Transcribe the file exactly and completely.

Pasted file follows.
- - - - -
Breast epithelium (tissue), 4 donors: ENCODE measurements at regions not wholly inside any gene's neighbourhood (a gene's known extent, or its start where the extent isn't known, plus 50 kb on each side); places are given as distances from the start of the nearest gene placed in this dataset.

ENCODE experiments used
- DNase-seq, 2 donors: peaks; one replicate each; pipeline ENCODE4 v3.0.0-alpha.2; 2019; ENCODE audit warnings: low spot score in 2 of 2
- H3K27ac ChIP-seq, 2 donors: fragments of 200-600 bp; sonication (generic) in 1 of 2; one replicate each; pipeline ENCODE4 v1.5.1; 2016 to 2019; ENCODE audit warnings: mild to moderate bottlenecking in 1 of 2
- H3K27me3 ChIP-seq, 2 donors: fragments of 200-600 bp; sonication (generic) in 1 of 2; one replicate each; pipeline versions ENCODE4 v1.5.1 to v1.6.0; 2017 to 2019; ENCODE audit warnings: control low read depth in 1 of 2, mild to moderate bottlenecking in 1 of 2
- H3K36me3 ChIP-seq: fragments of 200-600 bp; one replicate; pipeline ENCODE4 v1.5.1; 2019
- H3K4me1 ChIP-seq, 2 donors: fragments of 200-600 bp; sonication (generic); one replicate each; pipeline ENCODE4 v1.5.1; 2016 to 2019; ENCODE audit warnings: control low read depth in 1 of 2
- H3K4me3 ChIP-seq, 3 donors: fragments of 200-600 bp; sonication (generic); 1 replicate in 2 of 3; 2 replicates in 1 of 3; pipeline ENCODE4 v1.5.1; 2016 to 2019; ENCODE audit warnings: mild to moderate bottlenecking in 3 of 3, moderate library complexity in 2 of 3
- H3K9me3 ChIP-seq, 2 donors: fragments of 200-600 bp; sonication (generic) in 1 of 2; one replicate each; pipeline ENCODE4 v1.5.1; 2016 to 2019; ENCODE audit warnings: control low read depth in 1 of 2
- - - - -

Breast epithelium (tissue), 4 donors: ENCODE measurements at regions not wholly inside any gene's neighbourhood (a gene's known extent, or its start where the extent isn't known, plus 50 kb on each side); places are given as distances from the start of the nearest gene placed in this dataset.

ENCODE experiments used
- DNase-seq, 2 donors: peaks; one replicate each; pipeline ENCODE4 v3.0.0-alpha.2; 2019; ENCODE audit warnings: low spot score in 2 of 2
- H3K27ac ChIP-seq, 2 donors: fragments of 200-600 bp; sonication (generic) in 1 of 2; one replicate each; pipeline ENCODE4 v1.5.1; 2016 to 2019; ENCODE audit warnings: mild to moderate bottlenecking in 1 of 2
- H3K27me3 ChIP-seq, 2 donors: fragments of 200-600 bp; sonication (generic) in 1 of 2; one replicate each; pipeline versions ENCODE4 v1.5.1 to v1.6.0; 2017 to 2019; ENCODE audit warnings: control low read depth in 1 of 2, mild to moderate bottlenecking in 1 of 2
- H3K36me3 ChIP-seq: fragments of 200-600 bp; one replicate; pipeline ENCODE4 v1.5.1; 2019
- H3K4me1 ChIP-seq, 2 donors: fragments of 200-600 bp; sonication (generic); one replicate each; pipeline ENCODE4 v1.5.1; 2016 to 2019; ENCODE audit warnings: control low read depth in 1 of 2
- H3K4me3 ChIP-seq, 3 donors: fragments of 200-600 bp; sonication (generic); 1 replicate in 2 of 3; 2 replicates in 1 of 3; pipeline ENCODE4 v1.5.1; 2016 to 2019; ENCODE audit warnings: mild to moderate bottlenecking in 3 of 3, moderate library complexity in 2 of 3
- H3K9me3 ChIP-seq, 2 donors: fragments of 200-600 bp; sonication (generic) in 1 of 2; one replicate each; pipeline ENCODE4 v1.5.1; 2016 to 2019; ENCODE audit warnings: control low read depth in 1 of 2